For many years, at the close of the previous century, traditional Catholics (especially musicians) endured questionable lyrics, poor music and tawdry instrumentation that served as "pastoral" music in the majority of parishes in this country.
They (we) experienced disbelief, frustration, anxiety and even pain, as the decibels were amped up and the quality was dumbed down.
Now, in the new millennium, as a liturgical, musical pope takes a realistic and accurate look at Vatican II, the proponents of the "praise and worship" style of liturgical music are feeling the pain.
For at least a decade, the more progressive liturgical music journals have been editorializing in an extremely defensive tone.
They feel compelled to justify their brand of music that seems to be fading away, the music that seemed so "tied into" a generation, a generation that has matured beyond trendiness.
The defensive barbs have only become more frequent and more pointed.
Witness the words of one editorial staffer in the June/July issue of Ministry & Liturgy magazine (online edition), a journal that has earned a "dangerous" rating by the Catholic Culture website regarding its lack of Fidelity.
Today, though, I see friends and colleagues in ministry, my brothers and sisters in Christ, whose song has been nearly silenced.
They have indeed been kept from singing, the song in their hearts crushed, at times by a clerical whim.
At first, we not only heard this far-off hymn, we dared to sing it, and with that we began to build a new creation.
We learned together what baptism demanded of each of us; we studied and became proficient as ministers with an entirely new depth.
Music ministers had perhaps the most difficult task, as they required proficiency in liturgy, Scripture, and faith formation, among other areas.
There were always difficult times as we all shifted to what we believed to be a new model of church.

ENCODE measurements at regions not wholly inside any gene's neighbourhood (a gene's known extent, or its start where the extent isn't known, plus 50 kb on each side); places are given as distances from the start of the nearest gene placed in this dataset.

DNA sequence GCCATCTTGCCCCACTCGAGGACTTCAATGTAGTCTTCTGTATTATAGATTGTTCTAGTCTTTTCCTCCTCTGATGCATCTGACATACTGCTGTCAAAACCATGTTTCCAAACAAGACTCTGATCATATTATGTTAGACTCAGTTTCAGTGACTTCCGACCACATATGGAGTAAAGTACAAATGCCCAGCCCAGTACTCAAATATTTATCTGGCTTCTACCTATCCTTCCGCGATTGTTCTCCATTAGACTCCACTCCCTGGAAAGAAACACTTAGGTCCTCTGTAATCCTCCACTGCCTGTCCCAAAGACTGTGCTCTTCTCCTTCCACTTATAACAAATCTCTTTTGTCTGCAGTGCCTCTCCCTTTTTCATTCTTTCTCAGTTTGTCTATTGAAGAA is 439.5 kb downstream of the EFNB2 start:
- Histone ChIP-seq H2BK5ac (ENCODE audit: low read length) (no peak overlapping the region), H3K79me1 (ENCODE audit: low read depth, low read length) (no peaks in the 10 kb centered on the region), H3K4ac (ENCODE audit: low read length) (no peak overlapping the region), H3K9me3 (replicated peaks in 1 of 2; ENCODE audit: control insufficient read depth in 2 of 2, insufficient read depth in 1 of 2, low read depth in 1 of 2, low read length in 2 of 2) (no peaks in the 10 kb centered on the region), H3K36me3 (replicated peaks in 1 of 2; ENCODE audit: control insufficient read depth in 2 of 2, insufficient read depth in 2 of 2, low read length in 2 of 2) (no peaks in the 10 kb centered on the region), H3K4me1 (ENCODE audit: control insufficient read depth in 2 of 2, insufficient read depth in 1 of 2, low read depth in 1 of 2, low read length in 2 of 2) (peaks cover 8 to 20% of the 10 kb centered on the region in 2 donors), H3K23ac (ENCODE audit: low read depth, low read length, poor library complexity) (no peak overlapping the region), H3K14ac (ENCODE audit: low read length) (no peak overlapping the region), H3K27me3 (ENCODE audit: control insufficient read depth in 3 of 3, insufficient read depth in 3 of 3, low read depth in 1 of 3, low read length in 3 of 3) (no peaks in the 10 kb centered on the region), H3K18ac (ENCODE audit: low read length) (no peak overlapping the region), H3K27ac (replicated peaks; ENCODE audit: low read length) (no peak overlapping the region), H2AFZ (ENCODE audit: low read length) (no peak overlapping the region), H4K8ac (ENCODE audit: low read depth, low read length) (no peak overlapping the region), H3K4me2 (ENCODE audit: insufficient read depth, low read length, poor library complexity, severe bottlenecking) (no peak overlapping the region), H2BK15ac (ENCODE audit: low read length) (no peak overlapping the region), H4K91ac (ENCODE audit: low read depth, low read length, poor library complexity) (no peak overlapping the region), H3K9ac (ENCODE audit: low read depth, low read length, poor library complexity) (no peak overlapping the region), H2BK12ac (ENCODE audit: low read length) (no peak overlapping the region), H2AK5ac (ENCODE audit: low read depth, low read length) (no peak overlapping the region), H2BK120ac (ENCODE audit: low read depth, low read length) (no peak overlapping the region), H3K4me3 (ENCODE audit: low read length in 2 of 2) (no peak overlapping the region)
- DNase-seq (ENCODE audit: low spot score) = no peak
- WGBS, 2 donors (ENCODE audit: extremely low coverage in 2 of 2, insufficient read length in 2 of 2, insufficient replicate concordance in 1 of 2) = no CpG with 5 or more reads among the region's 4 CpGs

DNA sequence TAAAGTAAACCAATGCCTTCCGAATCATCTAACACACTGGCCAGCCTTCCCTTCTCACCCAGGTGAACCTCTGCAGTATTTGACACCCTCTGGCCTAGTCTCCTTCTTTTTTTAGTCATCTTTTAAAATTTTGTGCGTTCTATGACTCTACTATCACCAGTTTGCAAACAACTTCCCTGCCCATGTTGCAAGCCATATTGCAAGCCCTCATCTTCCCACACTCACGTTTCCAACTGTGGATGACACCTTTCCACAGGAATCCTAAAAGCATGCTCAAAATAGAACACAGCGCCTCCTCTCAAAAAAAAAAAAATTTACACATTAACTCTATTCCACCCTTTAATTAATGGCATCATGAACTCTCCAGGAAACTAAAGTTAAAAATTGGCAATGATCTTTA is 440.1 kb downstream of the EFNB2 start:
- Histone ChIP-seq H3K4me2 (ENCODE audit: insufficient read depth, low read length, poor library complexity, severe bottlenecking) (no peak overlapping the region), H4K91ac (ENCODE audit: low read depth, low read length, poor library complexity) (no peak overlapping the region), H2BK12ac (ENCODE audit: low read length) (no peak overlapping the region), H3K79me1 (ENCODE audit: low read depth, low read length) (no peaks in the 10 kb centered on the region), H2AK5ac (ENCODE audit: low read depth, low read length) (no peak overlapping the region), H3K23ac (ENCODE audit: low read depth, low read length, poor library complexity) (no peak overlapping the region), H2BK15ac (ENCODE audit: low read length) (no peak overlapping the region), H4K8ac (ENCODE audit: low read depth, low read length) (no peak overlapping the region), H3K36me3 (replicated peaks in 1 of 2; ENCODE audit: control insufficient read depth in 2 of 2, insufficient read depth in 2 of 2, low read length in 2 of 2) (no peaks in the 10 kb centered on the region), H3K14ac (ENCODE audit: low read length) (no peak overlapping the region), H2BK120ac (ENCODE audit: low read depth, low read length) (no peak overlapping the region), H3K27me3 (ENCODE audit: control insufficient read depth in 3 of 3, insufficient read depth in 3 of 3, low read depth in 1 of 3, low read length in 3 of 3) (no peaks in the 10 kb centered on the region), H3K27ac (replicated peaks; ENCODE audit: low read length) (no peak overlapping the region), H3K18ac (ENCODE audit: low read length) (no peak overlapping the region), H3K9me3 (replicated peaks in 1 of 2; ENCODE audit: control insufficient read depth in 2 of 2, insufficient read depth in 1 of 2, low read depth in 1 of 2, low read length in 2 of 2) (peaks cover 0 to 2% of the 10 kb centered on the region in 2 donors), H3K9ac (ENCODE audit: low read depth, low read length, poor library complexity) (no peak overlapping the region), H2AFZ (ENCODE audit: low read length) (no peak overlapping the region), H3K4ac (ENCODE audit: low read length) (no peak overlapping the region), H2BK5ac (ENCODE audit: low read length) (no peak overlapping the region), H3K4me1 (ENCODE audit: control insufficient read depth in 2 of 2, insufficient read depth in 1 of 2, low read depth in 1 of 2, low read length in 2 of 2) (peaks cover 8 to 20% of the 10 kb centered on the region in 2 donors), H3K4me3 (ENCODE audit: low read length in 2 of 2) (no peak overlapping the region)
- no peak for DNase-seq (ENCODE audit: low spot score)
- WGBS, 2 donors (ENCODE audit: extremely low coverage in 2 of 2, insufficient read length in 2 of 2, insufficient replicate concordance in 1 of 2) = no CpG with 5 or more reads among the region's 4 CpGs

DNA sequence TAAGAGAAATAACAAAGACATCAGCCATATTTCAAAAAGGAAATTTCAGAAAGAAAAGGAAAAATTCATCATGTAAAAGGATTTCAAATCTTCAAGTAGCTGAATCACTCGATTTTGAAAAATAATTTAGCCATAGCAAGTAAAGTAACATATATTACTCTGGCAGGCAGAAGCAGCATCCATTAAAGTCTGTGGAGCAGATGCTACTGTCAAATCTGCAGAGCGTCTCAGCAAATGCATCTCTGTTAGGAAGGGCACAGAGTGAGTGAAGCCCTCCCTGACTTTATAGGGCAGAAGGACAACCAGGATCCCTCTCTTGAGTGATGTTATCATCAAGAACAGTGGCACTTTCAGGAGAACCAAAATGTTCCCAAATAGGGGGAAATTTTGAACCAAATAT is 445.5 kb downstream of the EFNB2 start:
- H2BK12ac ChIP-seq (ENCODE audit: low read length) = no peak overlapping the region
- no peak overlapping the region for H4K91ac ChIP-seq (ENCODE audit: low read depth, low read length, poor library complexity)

We thought the storms of that transition couldn't shake our "inmost calm."
What we didn't know was that "the tumult and the strife" that we thought was past was nothing compared to what was yet to come.
We are most certainly at a difficult point in the evolution of the church.
Pivotal times may require radical solutions.
In this issue, we reflect on music ministry and where it leads us.
Virgil Funk writes of his perspective on liturgical renewal (and where that didn't lead us) and the hope that never fails us.
David Haas speaks of the need for keeping all ministry in context, so that serving the poor is always a part of what we do.
Fred Moleck sees the church as being constantly in renewal; our role is to keep the song going, in company with one another.
Ada Simpson reflects on the remarkable life of Sister Thea Bowman and her example of trusting in God while healing divisions and overcoming obstacles.
Despite "earth's lamentation," what we find in these pages is hope.
If we are able to trust our God, to believe that there is always a new direction and that the song will never disappear, we can hear that echo in our souls.
We who rejoice and sing with the heavenly powers and choirs of angels on the holiest of nights know that there is hope beyond what we now face.
"Not only that, but we even boast of our afflictions, knowing that affliction produces endurance, and endurance, proven character, and proven character, hope, and hope does not disappoint, because the love of God has been poured out into our hearts through the holy Spirit that has been given to us" (Rom 5:3-5).
In the peace of Christ and with Spirit-filled hope, how can we keep from singing?
Note the liturgical/musical buzz words of days gone by: "clerical," "build a new creation," "what baptism" calls us to do, "a new model of church," "new direction."
How will 70s musicians deal with terms like "hermeneutic of continuity," or "built on past traditions," or even "extraordinary form," which brokers no guitars and hand-clapping?
There has been much frustration and pain all around.
We need to work together at finding the will of God in the mind of the Church — we need to be faithful, obedient and humble.